Interdisciplinary partnerships for rural older adults’ transitions of care

UNCG Author/Contributor (non-UNCG co-authors, if there are any, appear on document)
Audrey Snyder, Associate Dean for Experiential Learning and Innovation (Creator)
The University of North Carolina at Greensboro (UNCG )
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Abstract: Purpose: Integrated transitions of care for rural older persons are key issues in policy and practice. Interdisciplinary partnerships are suggested as ways to improve rural-care transitions by blending complementary skills of disciplines to increase care’s holistic nature. Yet, only multidisciplinary efforts are frequently used in practice and often lack synergy and collaboration. The purpose of this paper is to present a case of a partnership model using nursing, gerontology and public health integration to support rural-residing elders as a part of building an Adult-Gerontology Acute Care Nurse Practitioner program. Design/methodology/approach: This paper uses the Centre for Ageing Research and Development in Ireland/O’Sullivan framework to examine the creation of an interdisciplinary team. Two examples of interdisciplinary work are discussed. They are the creation of an interdisciplinary public health course and its team-based on-campus live simulations with a panel and site visit. Findings: With team-building successes and challenges, outcomes show the need for knowledge exchange among practitioners to enhance population-centered and person-centered care to improve health care services to older persons in rural areas. Practical implications: There is a need to educate providers about the importance of developing interdisciplinary partnerships. Educational programming illustrates ways to move team building through the interdisciplinary continuum. Dependent upon the needs of the community, other similarly integrated partnership models can be developed. Originality/value: Transitions of care work for older people tends to be multi- or cross-disciplinary. A model for interdisciplinary training of gerontological practitioners in rural and frontier settings broadens the scope of care and improves the health of the rural older persons served.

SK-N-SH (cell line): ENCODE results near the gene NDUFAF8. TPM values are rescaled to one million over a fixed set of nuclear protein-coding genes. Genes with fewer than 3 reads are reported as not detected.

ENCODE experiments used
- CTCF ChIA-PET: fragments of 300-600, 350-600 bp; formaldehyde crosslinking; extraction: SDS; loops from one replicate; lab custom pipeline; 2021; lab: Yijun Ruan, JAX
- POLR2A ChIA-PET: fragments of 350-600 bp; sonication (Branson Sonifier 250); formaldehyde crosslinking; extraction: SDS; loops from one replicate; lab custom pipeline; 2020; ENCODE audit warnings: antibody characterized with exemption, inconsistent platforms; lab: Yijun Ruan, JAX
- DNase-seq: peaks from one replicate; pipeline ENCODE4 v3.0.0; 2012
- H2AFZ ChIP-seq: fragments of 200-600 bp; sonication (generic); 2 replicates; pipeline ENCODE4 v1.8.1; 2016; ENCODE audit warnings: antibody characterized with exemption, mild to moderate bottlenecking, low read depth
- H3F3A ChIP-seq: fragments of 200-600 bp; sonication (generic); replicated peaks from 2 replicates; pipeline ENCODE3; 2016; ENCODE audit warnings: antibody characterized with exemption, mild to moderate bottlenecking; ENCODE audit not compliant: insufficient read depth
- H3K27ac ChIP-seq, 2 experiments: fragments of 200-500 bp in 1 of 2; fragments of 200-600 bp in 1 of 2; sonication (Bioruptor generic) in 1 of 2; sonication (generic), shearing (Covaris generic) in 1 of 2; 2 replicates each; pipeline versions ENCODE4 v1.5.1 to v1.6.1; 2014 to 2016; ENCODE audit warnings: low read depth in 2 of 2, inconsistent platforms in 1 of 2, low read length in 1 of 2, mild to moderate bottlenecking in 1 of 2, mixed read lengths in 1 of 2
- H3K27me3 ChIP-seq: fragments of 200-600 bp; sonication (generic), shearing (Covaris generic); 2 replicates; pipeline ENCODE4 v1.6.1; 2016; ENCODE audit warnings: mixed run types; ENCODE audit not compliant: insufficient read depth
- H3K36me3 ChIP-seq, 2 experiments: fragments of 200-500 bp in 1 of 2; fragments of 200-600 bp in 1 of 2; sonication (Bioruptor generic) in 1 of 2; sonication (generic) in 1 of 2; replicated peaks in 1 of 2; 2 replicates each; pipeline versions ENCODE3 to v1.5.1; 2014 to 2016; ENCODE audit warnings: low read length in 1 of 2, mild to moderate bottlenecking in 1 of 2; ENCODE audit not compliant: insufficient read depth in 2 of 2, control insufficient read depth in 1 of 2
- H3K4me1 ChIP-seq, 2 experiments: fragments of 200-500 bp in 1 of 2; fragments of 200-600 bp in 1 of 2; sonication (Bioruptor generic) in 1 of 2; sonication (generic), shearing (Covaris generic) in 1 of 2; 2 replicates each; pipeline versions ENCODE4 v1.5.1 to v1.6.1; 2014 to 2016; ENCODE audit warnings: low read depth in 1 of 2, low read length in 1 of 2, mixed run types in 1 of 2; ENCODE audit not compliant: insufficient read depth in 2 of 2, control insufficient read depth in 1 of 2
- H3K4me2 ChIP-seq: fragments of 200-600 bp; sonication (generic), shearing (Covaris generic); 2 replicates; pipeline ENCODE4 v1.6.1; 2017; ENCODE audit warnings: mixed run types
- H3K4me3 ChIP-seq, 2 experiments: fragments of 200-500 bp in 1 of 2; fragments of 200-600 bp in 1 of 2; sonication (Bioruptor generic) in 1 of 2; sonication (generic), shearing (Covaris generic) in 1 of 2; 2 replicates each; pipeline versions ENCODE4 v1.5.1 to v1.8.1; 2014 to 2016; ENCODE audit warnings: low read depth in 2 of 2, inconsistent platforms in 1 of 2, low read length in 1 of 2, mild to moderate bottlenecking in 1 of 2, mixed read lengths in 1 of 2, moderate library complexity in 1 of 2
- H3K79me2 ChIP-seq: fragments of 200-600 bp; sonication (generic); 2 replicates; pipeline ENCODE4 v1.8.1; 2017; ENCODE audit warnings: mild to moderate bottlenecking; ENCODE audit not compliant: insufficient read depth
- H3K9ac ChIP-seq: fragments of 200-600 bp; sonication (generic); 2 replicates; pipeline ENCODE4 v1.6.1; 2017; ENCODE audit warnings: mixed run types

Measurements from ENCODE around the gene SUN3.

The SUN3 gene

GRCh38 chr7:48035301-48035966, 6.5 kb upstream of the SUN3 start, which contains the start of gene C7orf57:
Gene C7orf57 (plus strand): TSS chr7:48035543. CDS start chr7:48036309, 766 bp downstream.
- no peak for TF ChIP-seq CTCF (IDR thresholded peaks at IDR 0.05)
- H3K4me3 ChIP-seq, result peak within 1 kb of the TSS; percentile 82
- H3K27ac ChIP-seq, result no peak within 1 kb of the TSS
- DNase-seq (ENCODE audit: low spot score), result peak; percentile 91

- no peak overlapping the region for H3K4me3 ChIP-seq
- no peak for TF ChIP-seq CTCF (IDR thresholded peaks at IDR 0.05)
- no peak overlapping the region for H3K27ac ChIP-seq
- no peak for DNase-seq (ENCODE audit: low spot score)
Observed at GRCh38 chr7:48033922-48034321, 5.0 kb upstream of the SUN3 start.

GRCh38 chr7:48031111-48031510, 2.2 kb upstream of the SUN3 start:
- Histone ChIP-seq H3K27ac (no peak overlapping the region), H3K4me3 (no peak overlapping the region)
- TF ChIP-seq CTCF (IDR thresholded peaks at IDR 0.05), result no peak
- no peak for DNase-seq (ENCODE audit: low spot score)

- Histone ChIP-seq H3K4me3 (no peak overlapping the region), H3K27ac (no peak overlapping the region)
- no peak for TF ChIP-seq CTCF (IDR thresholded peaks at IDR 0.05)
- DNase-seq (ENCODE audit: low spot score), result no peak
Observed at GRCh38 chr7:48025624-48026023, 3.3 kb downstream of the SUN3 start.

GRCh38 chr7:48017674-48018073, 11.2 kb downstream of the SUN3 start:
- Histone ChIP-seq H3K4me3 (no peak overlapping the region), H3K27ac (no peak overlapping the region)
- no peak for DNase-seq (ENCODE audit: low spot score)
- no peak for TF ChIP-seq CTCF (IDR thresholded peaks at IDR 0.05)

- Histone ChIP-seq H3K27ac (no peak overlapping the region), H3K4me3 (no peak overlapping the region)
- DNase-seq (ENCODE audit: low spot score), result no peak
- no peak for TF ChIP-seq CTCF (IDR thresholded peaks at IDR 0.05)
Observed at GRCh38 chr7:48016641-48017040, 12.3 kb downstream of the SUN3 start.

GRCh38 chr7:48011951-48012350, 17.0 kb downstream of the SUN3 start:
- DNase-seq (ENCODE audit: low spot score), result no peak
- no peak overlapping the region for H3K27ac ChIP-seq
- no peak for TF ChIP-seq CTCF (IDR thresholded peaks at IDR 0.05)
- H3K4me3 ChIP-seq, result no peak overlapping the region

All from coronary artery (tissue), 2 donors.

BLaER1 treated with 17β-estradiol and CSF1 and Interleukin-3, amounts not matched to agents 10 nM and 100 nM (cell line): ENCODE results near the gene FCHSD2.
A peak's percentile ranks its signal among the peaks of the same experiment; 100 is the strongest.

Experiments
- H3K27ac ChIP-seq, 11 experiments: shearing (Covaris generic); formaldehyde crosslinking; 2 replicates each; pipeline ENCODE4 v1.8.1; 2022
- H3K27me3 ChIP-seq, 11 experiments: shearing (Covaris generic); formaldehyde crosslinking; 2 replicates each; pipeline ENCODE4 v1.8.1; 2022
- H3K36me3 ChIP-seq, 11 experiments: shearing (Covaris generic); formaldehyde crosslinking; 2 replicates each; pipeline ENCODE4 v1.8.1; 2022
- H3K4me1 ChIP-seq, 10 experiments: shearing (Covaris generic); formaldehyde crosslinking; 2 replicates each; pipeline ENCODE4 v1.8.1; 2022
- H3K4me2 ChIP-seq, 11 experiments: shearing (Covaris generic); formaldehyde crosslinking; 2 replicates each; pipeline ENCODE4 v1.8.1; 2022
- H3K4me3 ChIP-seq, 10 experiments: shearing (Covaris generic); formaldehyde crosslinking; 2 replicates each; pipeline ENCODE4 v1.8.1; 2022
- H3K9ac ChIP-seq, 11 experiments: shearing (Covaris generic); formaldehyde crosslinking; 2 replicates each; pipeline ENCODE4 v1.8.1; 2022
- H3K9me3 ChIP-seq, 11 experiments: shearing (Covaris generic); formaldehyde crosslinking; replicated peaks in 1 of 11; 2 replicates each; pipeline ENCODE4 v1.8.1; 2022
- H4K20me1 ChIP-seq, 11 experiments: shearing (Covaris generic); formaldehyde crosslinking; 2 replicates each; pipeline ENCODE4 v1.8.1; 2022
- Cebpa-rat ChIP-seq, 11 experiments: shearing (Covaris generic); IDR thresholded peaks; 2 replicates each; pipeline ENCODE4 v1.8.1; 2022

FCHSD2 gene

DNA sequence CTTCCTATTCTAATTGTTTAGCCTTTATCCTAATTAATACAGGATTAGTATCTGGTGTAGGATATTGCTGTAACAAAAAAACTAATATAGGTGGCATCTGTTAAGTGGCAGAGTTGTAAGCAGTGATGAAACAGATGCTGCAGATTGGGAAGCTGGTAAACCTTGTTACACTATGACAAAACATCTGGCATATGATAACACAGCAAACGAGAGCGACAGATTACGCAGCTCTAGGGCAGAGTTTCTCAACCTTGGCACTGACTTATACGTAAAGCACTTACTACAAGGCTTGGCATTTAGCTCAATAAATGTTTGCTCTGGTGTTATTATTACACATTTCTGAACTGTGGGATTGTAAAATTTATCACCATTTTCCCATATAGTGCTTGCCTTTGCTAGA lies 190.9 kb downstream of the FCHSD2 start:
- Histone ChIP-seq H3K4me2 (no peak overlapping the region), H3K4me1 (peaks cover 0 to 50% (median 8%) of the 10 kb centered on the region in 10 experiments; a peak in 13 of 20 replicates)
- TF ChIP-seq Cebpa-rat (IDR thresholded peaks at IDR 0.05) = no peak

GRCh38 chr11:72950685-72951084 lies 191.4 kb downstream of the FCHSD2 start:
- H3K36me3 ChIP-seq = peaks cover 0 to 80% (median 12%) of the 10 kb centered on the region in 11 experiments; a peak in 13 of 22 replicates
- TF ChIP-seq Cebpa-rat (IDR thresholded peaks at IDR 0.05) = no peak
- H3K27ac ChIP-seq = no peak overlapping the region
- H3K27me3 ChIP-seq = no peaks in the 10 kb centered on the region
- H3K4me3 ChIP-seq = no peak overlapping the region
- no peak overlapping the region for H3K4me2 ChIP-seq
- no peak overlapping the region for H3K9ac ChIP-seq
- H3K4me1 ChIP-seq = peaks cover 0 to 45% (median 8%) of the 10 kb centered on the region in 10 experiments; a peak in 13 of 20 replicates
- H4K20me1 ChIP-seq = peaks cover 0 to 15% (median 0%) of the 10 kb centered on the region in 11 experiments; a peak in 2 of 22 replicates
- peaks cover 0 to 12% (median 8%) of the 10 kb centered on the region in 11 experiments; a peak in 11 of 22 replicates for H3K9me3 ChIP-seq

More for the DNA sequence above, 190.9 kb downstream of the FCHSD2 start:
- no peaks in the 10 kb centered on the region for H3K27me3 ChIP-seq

Additional Information

Quality in Ageing and Older Adults, 19(4), 232-241. DOI:10.1108/QAOA-12-2017-0050
Language: English
Date: 2018
public health, gerontology, interdisciplinary team building, nurse practitioner, rural aging, transitions of care

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